Dealing With Your Clients’ Unemployment Income’s Taxes

The global pandemic has brought a lot of changes, and most of them are devastating. One of them is that unemployment rates in the US have significantly risen in 2020 due to COVID-19. Still, there is light at the end of the tunnel because many people have received unemployment compensation for the first time in 2020. Now, the question many have is if it’s taxable. So, Is it?

 

The Answer is…

Yes, unemployment compensation is taxable at a federal level, and most likely at the state level, if the total income is more than the minimum required to file. Keep in mind: taxable benefits for 2020 include unemployment compensation under the CARES Act or the second stimulus package bill.

 

What Did the American Rescue Plan Do?

Based on the American Rescue Plan, the first $10,200 of unemployment income for individuals who make less than $150,000 per year will not be taxable on the 2021 return. If your client is married, each of them is entitled to this for a combined total of $20,400. On the other hand, if you make over $150,000 or more, you won’t be able to take the exclusion.

 

But, What If Your Client Already Filed for the 2021 Tax Return and Didn’t Take the Exclusion?

Let the IRS take care of it! This is because if this is the case, the IRS will refigure the taxes at the start of spring. There’s likely no need to file an amended return for clients to take the exclusion. In the case that your client overpaid, your client will receive an additional refund, or the overpaid amount will be applied to what they owed. With this, the IRS will directly send the additional refund to your clients, which will start in May 2021. There will be two phases of recalculations—first, the IRS will work on single and married taxpayers who qualified for the $10,200 exclusion, and second, they will sort out the returns for taxpayers who filed married, filing jointly and eligible for the $20,400 exclusion.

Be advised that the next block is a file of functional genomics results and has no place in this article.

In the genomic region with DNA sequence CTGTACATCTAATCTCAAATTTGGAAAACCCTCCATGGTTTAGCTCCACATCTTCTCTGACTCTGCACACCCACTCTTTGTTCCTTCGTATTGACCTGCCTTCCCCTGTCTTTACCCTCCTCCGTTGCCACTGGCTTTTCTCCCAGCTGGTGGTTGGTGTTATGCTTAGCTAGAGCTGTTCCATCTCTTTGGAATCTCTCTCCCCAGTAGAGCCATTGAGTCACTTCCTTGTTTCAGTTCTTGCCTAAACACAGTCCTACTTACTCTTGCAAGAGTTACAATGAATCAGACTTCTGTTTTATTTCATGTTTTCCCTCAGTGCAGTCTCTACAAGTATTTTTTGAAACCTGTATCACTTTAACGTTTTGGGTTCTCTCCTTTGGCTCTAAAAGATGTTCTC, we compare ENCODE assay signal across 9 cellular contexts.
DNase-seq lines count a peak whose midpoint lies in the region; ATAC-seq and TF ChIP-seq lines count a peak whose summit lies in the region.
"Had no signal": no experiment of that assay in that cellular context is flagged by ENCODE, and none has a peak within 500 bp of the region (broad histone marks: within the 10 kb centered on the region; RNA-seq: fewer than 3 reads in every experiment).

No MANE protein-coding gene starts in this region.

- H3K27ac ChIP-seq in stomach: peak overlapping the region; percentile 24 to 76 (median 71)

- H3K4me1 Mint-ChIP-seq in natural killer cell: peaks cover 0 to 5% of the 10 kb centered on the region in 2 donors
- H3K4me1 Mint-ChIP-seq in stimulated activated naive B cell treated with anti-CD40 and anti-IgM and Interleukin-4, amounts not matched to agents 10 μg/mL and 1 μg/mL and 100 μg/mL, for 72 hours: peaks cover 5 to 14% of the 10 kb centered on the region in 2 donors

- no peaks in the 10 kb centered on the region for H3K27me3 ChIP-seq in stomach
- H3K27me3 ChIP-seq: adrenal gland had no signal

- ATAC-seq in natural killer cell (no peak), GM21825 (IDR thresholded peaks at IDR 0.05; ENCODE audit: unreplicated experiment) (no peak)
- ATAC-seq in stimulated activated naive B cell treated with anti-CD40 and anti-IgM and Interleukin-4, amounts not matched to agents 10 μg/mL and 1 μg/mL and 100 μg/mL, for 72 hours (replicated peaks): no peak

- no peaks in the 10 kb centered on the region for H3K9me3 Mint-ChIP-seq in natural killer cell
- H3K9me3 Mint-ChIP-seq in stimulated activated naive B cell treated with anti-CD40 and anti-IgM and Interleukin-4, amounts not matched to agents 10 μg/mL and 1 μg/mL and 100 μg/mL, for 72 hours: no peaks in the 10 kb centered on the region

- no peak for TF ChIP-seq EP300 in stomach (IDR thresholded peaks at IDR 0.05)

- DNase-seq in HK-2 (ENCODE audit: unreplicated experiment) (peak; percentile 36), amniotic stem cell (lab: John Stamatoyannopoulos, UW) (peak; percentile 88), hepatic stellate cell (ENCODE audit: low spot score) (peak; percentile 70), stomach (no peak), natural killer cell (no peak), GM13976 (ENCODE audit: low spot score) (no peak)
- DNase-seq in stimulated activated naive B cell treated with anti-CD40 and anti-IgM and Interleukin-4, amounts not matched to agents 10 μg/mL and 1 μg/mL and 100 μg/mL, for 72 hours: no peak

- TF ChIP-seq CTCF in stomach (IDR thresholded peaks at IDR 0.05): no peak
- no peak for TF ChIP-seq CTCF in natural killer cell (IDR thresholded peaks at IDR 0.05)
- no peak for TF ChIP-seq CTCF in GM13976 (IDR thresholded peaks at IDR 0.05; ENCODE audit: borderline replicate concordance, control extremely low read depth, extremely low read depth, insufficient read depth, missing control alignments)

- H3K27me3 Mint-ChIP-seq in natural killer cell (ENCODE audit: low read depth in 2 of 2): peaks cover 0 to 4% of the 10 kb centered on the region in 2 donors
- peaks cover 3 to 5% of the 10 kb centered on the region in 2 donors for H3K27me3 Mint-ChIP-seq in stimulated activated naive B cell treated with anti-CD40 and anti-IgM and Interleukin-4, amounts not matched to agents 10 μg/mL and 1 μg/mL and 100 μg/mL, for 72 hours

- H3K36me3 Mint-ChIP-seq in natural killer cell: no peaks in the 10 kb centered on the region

What If the Client Now Qualifies for an Additional Tax Credit?

In this case, you will need to file an amendment for your client. On the other hand, if the client already claimed the credit but needs to adjust the amount based on the exclusion, the IRS will take care of this and calculate it. However, if your client didn’t claim the deduction and is now qualified, they should file an amendment to claim the tax break.

 

How Can You Help Your Client Reduce What They Own on Their Unemployment?

The first thing would be to help your client check their withholding on their unemployment compensation. Next, let them withhold income taxes as they would normally do with their regular income. In that case, your client must fill out Form W-4V, Voluntary Withholding, and they can withhold up to 10%.

 

Conclusion

Dealing with unemployment income tax is confusing to people who are not well-versed in taxes. That’s why you should know how to work on this to ensure you deliver the necessary help to your clients. Better yet, utilize tools and apps that can assist you in dealing with tax-related work. Make your job easier with the best professional tax software from Keystone Tax Solutions. Get a free demo today!

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